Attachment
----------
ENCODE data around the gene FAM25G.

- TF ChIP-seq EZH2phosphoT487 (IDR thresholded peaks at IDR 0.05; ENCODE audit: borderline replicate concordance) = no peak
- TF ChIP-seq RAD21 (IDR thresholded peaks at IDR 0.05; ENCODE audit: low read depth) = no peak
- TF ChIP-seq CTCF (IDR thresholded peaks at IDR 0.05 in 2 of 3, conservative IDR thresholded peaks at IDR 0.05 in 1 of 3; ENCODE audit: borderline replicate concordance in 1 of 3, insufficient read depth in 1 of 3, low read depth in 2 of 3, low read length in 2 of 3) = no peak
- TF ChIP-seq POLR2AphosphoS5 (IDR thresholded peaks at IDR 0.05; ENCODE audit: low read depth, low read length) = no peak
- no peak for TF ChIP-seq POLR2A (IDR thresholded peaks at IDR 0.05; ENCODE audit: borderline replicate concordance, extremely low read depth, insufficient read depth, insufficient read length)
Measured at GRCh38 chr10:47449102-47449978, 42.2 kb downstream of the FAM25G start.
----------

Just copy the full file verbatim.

ENCODE data around the gene FAM25G.

- TF ChIP-seq EZH2phosphoT487 (IDR thresholded peaks at IDR 0.05; ENCODE audit: borderline replicate concordance) = no peak
- TF ChIP-seq RAD21 (IDR thresholded peaks at IDR 0.05; ENCODE audit: low read depth) = no peak
- TF ChIP-seq CTCF (IDR thresholded peaks at IDR 0.05 in 2 of 3, conservative IDR thresholded peaks at IDR 0.05 in 1 of 3; ENCODE audit: borderline replicate concordance in 1 of 3, insufficient read depth in 1 of 3, low read depth in 2 of 3, low read length in 2 of 3) = no peak
- TF ChIP-seq POLR2AphosphoS5 (IDR thresholded peaks at IDR 0.05; ENCODE audit: low read depth, low read length) = no peak
- no peak for TF ChIP-seq POLR2A (IDR thresholded peaks at IDR 0.05; ENCODE audit: borderline replicate concordance, extremely low read depth, insufficient read depth, insufficient read length)
Measured at GRCh38 chr10:47449102-47449978, 42.2 kb downstream of the FAM25G start.